Once you know where the geoduck is, you start digging. You can use a geoduck trap, which is a large steel tube that can be used to dig deep quicker. The steel creates a parameter around which one can dig and push deeper into the mud. Experienced clam hunters can explore for geoducks without a trap.
Once you’ve dug deep enough to feel its siphon, you simply need to go a little further and find the shell. If you pull it, the entire geoduck will dislodge. Sometimes, you will find alternate clams with similar cooking applications but lower shipping appeal.
During the hunting process, you can wear a rubber glove to protect your hand from the shell edges of sharper clams. If the siphon is long, you should grab it as close to the shell as possible. And if you can reach the shell, grab the shell only.
Please note that pulling the siphon itself can break it off! Trying to grab the siphon can result in the geoduck retracting it.
In both cases, catching the clam can get only slightly harder. But since the geoduck shell cannot move, you can catch the geoduck if you spot it and are willing to dig deep enough.
Alternative clams don’t dig as deep and can be easier to catch. But you can make more money specializing in geoduck hunting if not geoduck farming. And that’s due to the geoduck demand covered earlier.
Eating Geoduck Meat: Preparation and Health Benefits
Geoducks are an excellent source of protein and omega-3 fatty acids. They are also rich in minerals and vitamins. Moreover, their taste is appreciated in China, America (mainly the Pacific Northwest), and multiple places known for their fine dining cultures.
The geoduck meat lends itself to easy cooking-free food preparation, including sashimi, and can even be used in mass-appeal methods like fritters. Geoducks are healthy but don’t have scientifically proven medical properties. They are rumored to promote sexual health, but the actual value of these claims is questionable.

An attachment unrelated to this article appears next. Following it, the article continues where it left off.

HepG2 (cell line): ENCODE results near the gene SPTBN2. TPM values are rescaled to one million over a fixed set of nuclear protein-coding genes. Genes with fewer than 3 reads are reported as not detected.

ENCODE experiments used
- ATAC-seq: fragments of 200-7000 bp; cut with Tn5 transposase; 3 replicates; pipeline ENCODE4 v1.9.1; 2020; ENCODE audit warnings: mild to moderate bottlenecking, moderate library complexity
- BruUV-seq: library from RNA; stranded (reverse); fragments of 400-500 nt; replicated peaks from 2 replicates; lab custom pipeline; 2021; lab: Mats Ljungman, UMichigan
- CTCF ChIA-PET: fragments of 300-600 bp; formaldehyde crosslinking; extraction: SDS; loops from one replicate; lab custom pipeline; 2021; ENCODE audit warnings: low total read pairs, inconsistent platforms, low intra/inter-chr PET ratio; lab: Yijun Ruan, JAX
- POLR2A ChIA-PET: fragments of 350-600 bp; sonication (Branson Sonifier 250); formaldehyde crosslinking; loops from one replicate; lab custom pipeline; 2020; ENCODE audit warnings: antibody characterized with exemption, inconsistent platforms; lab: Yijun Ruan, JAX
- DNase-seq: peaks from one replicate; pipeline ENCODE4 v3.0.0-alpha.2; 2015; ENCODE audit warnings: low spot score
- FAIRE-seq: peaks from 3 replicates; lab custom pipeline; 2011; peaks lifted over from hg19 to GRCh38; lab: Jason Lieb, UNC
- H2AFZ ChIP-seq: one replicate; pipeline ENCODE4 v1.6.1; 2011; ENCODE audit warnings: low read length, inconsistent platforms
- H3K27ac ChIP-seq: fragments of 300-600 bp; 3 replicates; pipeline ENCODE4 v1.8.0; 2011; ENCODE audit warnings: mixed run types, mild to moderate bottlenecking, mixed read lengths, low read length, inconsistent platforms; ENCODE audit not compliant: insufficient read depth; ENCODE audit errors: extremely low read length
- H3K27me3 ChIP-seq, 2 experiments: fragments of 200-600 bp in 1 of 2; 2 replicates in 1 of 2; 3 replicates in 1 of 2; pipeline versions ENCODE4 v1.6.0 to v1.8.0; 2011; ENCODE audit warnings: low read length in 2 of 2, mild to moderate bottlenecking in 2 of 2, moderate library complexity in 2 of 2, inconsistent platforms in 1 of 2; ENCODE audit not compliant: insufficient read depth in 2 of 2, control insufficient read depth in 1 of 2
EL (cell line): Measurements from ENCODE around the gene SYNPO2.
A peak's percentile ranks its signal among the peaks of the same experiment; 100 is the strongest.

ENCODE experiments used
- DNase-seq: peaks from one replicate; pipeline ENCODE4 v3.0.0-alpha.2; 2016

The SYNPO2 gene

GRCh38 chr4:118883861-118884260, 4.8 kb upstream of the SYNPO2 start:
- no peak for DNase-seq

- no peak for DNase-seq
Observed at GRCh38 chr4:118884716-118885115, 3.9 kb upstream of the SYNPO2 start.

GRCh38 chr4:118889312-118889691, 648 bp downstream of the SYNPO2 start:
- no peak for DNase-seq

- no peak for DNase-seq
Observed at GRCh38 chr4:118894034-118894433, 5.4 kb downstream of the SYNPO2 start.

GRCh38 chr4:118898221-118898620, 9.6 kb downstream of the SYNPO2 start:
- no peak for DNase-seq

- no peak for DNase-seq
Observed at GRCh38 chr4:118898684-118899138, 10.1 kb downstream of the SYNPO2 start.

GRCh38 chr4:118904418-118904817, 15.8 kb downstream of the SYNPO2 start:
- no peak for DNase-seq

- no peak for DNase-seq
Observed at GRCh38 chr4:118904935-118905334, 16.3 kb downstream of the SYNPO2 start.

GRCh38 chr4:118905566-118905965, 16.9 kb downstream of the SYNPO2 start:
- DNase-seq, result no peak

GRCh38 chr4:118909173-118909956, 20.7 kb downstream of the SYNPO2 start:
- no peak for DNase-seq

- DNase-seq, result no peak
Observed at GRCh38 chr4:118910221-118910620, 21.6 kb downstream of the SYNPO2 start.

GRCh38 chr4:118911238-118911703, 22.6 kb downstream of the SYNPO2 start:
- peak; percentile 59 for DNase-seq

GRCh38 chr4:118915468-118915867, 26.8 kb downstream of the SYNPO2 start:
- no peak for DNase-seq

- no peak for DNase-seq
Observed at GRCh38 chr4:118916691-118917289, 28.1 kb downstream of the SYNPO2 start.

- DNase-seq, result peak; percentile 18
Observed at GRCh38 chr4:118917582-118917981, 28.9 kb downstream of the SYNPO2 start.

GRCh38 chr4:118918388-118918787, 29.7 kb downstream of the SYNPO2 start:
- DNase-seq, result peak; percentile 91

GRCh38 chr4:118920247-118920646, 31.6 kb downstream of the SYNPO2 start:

If you’re not into cooking but want to try a geoduck, there are several fine restaurants in Seattle that serve local cuisine and feature geoduck on the menu at times.
There are three main ways to cook Geoducks, among which two involve cooking. Both start by boiling the geoduck whole alongside the shell. After that, dip the geoduck in ice water to stop it from cooking. Remove the shell with a sharp knife, then remove the inedible layer that sits over the siphon.
With the edible parts, you can do one of two things:
You can fry the geoduck chunks after breading them. Or you can simply dunk the geoducks in a chowder mix after boiling the mixture and the meat separately (this produces geoduck chowder).
The quickest way to cook geoduck is to sautee it in butter after cleaning.
Meat Preparation and Cleaning
A dead or living geoduck needs to be cleaned before it is cooked. To clean, boil it first, then put it on ice to preserve the hardness of its top layer.
When the siphon is sufficiently hard, remove the upper layer. The interior of the siphon is meat that’s ready to be eaten.
Boiling / Cooking
You boil a geoduck for 20 seconds in the cleaning process. The rest of the cooking depends on the specific recipe.
A hot pot application requires 30 seconds of boiling. Fritters take 1-minute on high heat, while chowder mix takes a few minutes on low heat.
You can fry geoduck to make fritters, but it has to be breaded. Without spices or breading, the meat turns out bland and the meat becomes too rubbery.
While different recipes exist for cooking geoducks, they are not as commonly used as an outsider would think. Most often, Geoducks are simply eaten raw after their inedible skin is removed. But to be eaten raw, they need to be alive. The storage methods are covered later in this post.
How do Geoducks Taste?
Geoducks are crispy yet “gooey”. They have a unique texture that many people love. In my opinion, it is one of the things that makes a geoduck a geoduck.
They taste semi-sweet and are loved for their texture. However, some cultures cook geoduck meat which changes the texture of the clam.
Storing and Farming Geoducks
Did you know that you can keep a geoduck alive by wrapping it in a wet cloth and placing it in the refrigerator?
Gooey duck pet!
The geoduck can stay alive for a few days but will eventually die. If you plan to eat it raw, it has to be alive. Geoducks can live a few days in the fridge but live for much longer in their natural habitat. In saltwater, geoducks can live for close to 170 years! But after 15 years, they no longer grow in siphon size.